Healthy Communities
Healthy Communities

Being green is healthy, and this plan includes a focus on our daily quality of life. We focus on personal health through being more active and eating in such a way that is better for us, better for our local environment, and better for our local economy. We also focus on neighborhood health through an abundance of trees and gardens. Community design that incorporates parks and open spaces, paths for biking and walking, and access to healthy foods contributes to overall community health. The growing cost of health care, especially preventable conditions associated with obesity and lifestyle disease, is an expensive national problem. Diet and exercise have a clear link to reducing greenhouse gas emissions, as well, by promoting walking and biking over driving and increasing consumption of locally grown food that requires little transportation.


    Raise awareness that sustainable living is healthy     
    Decrease our community’s lifestyle disease rates such as diabetes and heart disease through healthy eating and exercise. Provide access to fresh, local and/or organic food in all neighborhoods through grocery stores, farmers markets and community gardens supported by local agriculture. Increase the number of short walking and biking trips through safety and other programs. Reduce barriers for disabled and elderly residents.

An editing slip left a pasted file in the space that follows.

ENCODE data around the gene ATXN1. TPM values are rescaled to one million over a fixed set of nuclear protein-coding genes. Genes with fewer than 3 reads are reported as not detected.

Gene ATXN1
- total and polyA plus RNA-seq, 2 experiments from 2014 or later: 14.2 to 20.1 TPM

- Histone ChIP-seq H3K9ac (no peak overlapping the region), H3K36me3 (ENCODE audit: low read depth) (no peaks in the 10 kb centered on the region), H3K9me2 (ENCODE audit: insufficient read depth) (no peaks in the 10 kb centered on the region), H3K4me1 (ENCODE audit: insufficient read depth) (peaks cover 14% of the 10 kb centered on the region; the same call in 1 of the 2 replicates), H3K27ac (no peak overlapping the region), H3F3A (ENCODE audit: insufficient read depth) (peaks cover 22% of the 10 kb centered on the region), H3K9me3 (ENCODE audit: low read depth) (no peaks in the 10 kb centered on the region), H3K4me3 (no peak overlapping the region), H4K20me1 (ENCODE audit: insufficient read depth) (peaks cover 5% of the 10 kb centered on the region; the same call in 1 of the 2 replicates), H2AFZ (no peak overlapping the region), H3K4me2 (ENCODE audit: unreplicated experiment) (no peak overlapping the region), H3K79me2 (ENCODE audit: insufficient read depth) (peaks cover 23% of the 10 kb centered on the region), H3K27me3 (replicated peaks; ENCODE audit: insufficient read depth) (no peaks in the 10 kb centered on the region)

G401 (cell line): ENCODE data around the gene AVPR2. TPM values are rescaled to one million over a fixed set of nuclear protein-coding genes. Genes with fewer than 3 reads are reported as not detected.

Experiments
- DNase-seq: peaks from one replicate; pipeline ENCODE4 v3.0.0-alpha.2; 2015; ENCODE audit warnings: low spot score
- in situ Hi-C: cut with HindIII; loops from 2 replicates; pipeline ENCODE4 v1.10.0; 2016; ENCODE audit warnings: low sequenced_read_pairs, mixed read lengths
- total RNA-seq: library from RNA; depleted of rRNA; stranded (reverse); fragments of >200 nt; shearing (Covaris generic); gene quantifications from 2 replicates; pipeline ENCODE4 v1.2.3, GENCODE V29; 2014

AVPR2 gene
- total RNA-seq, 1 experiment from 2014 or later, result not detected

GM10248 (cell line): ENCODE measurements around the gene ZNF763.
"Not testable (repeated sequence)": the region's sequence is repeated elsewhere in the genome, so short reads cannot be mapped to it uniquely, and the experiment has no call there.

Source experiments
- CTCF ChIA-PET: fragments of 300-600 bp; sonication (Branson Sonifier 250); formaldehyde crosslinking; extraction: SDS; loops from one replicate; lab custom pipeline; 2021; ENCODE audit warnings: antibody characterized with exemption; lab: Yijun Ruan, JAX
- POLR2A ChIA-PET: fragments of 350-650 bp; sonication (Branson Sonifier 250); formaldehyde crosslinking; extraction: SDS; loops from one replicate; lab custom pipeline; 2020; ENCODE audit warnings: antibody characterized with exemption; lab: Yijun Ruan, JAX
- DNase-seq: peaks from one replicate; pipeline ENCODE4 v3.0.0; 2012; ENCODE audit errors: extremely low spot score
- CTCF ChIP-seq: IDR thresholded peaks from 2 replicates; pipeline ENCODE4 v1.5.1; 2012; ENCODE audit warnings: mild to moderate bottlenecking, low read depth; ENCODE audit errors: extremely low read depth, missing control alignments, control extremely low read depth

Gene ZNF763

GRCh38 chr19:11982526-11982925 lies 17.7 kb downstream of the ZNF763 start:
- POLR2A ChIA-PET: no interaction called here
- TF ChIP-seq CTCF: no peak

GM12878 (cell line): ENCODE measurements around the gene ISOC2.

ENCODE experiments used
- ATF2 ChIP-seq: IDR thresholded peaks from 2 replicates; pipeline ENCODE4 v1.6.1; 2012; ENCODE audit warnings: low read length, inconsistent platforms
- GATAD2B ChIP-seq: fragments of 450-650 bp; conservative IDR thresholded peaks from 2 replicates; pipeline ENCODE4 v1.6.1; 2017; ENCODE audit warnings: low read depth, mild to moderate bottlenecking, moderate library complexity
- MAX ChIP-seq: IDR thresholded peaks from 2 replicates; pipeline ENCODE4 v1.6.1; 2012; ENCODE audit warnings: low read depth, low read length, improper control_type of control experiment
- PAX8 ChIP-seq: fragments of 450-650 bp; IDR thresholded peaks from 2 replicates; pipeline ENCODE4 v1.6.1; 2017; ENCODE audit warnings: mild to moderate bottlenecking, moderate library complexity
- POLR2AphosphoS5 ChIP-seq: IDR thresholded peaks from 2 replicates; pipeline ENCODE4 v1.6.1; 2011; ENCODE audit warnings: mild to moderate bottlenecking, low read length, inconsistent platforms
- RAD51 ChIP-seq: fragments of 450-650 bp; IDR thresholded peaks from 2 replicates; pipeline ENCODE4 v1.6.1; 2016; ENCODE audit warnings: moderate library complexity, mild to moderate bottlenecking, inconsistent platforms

Plant more Florida-friendly and native trees and landscapes    
    Plant half a million trees by 2015 to achieve a 30 percent tree canopy by 2020 and encourage native, drought tolerant landscaping to cool our communities, capture greenhouse gas emissions, beautify our neighborhoods, and provide wildlife habitat.


> Healthy Communities section


> Healthy Communities Implementation Table


> Read the Sustainability Scorecard

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"Healthy people depend on a healthy environment. At Baptist Health, it is our mission to improve the health and well-being of the individuals and communities we serve. Therefore, we strive to promote environmental sustainability practices and reduce our ecological footprint, in order to ensure optimal health both within our community today and for future generations."

Brian E. Keeley, President and CEO of Baptist Health South Florida